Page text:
Source: The Mercury, 30 April, 1994, p.13


Retirement may be
death sentence for
some

London. 
Middle-aged men who lost 
their jobs or took early 
retirement were twice as 
likely to die in the five 
years after they finished 
work than those who remain-
ed employed, according to 
researchers.

The study was carried out 
by Dr. Derek Cook and col-
leagues from London's Royal 
Free Hospital School of 
Medicine and St. George's 
Hospital Medical School.

They examined data collect-
ed from general practices 
in 24 British towns, which 
involved 6191 men aged 40 
to 59.

All the men had been contin-
uously employed for at least 
five years before an initial 
screening, and they were then 
followed up five years later.

Of the 6191 men, 1779 were 
found to have had some employ-
ment or retired in that time, 
while 4412 remained continu-
ously employed.

"We found that stably employed 
middle-aged men who experienc-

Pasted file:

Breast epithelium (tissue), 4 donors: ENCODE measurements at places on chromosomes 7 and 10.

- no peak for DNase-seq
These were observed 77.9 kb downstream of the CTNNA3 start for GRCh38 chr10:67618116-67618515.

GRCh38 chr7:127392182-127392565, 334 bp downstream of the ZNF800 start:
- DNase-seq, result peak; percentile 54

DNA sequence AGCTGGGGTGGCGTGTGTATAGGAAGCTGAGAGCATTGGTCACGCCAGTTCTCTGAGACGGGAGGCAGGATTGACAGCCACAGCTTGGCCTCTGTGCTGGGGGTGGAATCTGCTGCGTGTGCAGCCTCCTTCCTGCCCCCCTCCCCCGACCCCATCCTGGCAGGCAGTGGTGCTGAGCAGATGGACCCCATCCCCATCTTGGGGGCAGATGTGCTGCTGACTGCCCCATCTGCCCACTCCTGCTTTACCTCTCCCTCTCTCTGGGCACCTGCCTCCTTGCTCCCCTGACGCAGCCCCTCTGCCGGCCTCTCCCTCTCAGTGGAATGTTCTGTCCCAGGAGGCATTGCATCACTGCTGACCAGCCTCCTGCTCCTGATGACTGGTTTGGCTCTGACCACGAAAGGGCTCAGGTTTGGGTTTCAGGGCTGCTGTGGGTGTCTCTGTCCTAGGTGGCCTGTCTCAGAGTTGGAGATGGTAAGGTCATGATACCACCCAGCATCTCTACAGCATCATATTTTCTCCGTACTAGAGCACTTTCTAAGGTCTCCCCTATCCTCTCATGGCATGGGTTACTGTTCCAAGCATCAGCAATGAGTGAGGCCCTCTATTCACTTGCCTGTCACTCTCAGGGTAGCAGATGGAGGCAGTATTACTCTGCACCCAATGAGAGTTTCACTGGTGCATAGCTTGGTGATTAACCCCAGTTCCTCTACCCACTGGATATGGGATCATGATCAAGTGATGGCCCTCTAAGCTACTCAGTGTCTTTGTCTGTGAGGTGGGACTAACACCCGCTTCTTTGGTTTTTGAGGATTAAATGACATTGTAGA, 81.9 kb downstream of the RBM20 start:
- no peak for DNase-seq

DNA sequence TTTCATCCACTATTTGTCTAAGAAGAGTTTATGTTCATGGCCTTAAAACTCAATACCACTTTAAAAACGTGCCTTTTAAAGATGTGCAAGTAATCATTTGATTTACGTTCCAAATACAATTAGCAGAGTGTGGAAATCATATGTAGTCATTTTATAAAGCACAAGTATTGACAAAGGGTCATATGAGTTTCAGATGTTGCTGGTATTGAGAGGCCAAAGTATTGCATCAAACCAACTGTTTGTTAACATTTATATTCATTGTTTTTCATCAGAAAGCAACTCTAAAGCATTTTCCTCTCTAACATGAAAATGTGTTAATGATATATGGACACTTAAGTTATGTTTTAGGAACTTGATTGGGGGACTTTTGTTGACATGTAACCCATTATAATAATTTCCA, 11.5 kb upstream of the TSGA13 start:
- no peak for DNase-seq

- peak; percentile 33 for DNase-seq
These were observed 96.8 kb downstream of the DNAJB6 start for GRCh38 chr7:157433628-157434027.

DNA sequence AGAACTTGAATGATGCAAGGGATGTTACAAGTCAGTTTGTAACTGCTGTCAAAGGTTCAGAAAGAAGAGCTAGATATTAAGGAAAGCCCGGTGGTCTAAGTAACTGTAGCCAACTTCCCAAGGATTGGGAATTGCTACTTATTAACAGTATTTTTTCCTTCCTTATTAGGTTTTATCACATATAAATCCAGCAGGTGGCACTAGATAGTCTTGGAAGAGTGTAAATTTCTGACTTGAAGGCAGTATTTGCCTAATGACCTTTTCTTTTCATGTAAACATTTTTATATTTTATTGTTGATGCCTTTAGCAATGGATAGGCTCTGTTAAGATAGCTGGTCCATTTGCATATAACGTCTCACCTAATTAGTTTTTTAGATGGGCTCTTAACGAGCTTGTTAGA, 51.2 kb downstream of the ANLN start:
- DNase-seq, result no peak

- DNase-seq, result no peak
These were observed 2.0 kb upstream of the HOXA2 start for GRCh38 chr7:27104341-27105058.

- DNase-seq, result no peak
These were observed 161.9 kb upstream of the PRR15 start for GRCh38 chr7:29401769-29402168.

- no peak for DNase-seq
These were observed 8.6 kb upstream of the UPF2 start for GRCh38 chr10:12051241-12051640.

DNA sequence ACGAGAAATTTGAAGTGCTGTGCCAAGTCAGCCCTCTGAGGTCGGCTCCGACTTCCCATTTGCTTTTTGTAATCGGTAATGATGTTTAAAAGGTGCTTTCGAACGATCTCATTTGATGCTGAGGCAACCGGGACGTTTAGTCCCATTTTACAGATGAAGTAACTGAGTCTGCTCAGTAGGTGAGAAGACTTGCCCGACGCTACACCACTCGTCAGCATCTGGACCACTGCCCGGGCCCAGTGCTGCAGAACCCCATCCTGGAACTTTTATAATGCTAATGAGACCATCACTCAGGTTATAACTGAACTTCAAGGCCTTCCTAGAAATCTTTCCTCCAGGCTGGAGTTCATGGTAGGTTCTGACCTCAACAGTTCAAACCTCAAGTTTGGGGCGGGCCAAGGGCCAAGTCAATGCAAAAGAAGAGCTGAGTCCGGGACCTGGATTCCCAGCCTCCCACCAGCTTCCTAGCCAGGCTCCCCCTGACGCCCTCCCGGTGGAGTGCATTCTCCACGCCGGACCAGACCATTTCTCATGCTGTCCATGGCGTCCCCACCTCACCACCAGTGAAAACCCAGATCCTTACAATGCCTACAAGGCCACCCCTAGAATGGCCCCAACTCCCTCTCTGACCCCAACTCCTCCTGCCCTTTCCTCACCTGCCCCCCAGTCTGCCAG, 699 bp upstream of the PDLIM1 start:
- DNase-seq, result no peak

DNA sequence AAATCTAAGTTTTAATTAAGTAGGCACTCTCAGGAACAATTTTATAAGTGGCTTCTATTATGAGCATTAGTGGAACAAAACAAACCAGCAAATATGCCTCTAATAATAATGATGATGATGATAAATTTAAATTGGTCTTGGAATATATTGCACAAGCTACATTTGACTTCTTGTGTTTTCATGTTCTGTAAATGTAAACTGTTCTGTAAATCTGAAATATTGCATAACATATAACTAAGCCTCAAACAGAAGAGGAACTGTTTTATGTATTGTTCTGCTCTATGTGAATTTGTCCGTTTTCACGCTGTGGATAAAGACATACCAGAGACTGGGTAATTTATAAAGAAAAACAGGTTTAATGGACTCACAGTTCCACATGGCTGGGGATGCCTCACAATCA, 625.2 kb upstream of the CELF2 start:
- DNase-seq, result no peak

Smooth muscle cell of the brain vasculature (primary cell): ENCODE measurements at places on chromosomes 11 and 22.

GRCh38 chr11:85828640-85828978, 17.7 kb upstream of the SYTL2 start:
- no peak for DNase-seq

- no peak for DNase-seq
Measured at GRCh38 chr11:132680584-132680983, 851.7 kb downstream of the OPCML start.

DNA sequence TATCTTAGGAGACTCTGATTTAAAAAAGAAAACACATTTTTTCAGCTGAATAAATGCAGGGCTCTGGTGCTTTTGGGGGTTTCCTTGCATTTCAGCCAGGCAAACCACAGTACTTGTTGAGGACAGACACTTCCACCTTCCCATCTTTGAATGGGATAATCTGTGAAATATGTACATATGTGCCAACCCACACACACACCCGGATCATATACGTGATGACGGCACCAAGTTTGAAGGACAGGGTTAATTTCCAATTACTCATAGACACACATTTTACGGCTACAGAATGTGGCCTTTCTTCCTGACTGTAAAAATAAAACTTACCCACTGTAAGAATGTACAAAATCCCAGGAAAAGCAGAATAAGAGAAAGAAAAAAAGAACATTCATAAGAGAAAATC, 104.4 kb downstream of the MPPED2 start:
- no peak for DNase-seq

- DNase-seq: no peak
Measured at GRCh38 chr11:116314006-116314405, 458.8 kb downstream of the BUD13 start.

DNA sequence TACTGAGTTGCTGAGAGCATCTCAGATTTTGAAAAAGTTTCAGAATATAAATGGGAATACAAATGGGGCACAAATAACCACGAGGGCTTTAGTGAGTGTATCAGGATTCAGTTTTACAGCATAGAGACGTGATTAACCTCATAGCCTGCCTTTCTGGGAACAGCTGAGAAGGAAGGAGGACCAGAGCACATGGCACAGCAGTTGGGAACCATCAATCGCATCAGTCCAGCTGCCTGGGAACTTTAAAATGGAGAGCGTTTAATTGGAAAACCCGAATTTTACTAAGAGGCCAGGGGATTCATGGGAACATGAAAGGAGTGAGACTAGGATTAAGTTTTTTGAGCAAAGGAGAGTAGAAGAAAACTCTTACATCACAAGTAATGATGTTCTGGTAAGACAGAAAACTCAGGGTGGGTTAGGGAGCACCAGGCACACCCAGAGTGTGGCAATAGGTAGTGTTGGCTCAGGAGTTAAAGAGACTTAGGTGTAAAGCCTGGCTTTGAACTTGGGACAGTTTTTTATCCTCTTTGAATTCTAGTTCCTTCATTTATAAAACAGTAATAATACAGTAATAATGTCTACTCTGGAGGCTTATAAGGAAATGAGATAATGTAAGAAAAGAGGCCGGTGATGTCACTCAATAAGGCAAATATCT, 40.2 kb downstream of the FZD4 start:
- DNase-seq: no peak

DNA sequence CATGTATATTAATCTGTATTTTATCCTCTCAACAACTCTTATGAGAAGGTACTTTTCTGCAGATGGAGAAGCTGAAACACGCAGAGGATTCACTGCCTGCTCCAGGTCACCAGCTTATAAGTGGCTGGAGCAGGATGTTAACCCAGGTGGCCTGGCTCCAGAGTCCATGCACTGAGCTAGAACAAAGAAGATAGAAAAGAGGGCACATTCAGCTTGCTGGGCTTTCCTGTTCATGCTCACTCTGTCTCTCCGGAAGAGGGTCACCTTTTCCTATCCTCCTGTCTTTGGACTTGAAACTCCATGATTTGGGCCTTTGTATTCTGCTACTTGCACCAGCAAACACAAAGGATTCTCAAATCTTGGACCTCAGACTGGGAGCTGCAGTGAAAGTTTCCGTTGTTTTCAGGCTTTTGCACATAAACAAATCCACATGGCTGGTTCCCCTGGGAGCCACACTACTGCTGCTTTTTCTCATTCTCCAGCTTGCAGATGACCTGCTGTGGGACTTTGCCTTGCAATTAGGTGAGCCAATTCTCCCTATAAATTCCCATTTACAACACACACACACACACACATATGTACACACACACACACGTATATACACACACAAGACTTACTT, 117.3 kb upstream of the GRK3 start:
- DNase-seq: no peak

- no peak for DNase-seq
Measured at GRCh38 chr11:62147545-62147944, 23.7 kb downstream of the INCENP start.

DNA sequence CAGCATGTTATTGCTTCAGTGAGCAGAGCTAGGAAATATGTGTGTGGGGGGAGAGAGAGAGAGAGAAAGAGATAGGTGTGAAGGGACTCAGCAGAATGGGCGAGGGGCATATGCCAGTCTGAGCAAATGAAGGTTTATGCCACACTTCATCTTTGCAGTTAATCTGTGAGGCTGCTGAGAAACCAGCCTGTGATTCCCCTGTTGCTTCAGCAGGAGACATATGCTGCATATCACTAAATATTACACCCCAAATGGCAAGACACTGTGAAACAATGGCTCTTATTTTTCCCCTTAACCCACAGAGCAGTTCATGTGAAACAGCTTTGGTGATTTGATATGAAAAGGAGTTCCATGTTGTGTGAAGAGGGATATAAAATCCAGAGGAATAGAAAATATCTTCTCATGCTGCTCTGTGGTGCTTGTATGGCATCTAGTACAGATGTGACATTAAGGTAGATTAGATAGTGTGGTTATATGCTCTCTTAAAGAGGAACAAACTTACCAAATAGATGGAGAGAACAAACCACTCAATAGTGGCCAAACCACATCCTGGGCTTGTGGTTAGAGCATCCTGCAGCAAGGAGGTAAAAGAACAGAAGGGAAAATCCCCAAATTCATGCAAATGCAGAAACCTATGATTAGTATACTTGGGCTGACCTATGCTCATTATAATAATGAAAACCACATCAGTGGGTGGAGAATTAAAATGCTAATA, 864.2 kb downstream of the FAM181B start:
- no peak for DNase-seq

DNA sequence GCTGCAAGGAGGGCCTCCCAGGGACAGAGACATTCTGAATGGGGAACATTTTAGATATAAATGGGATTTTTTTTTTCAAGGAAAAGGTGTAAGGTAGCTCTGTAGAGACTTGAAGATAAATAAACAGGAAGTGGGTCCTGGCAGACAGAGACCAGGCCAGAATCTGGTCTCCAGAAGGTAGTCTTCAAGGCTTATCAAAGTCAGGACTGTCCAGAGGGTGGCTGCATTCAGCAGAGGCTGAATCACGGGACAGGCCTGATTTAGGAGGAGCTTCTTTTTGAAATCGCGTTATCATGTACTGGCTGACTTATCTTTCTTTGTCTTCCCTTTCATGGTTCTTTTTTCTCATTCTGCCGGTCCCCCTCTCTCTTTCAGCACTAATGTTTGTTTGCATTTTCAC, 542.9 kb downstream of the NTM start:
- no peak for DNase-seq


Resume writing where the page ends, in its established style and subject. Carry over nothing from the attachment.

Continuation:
ed loss of employment (un-
employment or retirement) were 
twice as likely to die as con-
tinuously employed men in a 
5.5 year follow-up", the re-
searchers wrote in this week's 
British Medical Journal.

"Even men who lost employment 
for reasons unrelated to health 
were at raised risk of dying 
after adjustment for factors 
such as smoking, drinking, and 
social class."

The increased risk of dying from 
cancer was similar to that for 
heart disease.

"The raised mortality among men 
who retired for reasons other 
than illness, particularly in the 
years close to their retirement, 
emphasises the need to consider 
the impact of high levels of un-
employment on all members of society 
when they stop working, not just 
those who are classified as un-
employed," they said.
AAP


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